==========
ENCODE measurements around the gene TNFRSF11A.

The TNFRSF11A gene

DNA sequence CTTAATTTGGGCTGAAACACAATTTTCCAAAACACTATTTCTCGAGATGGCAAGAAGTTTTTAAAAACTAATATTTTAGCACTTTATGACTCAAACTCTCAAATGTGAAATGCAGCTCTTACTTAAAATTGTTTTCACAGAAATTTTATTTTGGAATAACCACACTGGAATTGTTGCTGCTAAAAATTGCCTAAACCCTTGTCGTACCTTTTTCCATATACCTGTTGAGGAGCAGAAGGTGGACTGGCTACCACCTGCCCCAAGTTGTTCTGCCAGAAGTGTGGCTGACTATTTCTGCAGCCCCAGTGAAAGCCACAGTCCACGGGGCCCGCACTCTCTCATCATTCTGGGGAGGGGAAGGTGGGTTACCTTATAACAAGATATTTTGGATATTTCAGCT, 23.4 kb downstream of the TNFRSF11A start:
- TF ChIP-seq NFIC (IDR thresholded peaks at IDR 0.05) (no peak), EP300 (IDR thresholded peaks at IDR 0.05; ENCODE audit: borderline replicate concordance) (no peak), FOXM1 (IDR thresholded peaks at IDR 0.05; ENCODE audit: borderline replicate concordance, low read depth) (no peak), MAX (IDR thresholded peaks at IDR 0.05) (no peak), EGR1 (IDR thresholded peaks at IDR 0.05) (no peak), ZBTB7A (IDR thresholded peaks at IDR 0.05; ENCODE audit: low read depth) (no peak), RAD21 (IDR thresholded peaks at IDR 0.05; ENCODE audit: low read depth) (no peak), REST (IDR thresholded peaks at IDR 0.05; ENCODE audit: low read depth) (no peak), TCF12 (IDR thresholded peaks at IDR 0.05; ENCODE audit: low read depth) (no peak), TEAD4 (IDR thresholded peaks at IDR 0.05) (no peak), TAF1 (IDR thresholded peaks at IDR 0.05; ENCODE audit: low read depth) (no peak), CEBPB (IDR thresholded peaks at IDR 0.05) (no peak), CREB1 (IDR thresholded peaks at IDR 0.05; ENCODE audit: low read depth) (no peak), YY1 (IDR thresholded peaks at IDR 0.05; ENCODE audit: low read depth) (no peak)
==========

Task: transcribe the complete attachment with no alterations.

ENCODE measurements around the gene TNFRSF11A.

The TNFRSF11A gene

DNA sequence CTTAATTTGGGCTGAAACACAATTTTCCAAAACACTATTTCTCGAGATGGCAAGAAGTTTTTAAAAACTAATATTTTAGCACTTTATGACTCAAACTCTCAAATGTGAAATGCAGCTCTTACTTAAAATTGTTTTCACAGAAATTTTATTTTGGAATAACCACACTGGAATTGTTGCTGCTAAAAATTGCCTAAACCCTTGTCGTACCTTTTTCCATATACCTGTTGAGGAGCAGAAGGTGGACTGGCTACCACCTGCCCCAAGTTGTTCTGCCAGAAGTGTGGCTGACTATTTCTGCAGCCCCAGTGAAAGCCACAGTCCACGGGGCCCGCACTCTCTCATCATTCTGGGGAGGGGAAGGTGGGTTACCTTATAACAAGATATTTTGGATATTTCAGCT, 23.4 kb downstream of the TNFRSF11A start:
- TF ChIP-seq NFIC (IDR thresholded peaks at IDR 0.05) (no peak), EP300 (IDR thresholded peaks at IDR 0.05; ENCODE audit: borderline replicate concordance) (no peak), FOXM1 (IDR thresholded peaks at IDR 0.05; ENCODE audit: borderline replicate concordance, low read depth) (no peak), MAX (IDR thresholded peaks at IDR 0.05) (no peak), EGR1 (IDR thresholded peaks at IDR 0.05) (no peak), ZBTB7A (IDR thresholded peaks at IDR 0.05; ENCODE audit: low read depth) (no peak), RAD21 (IDR thresholded peaks at IDR 0.05; ENCODE audit: low read depth) (no peak), REST (IDR thresholded peaks at IDR 0.05; ENCODE audit: low read depth) (no peak), TCF12 (IDR thresholded peaks at IDR 0.05; ENCODE audit: low read depth) (no peak), TEAD4 (IDR thresholded peaks at IDR 0.05) (no peak), TAF1 (IDR thresholded peaks at IDR 0.05; ENCODE audit: low read depth) (no peak), CEBPB (IDR thresholded peaks at IDR 0.05) (no peak), CREB1 (IDR thresholded peaks at IDR 0.05; ENCODE audit: low read depth) (no peak), YY1 (IDR thresholded peaks at IDR 0.05; ENCODE audit: low read depth) (no peak)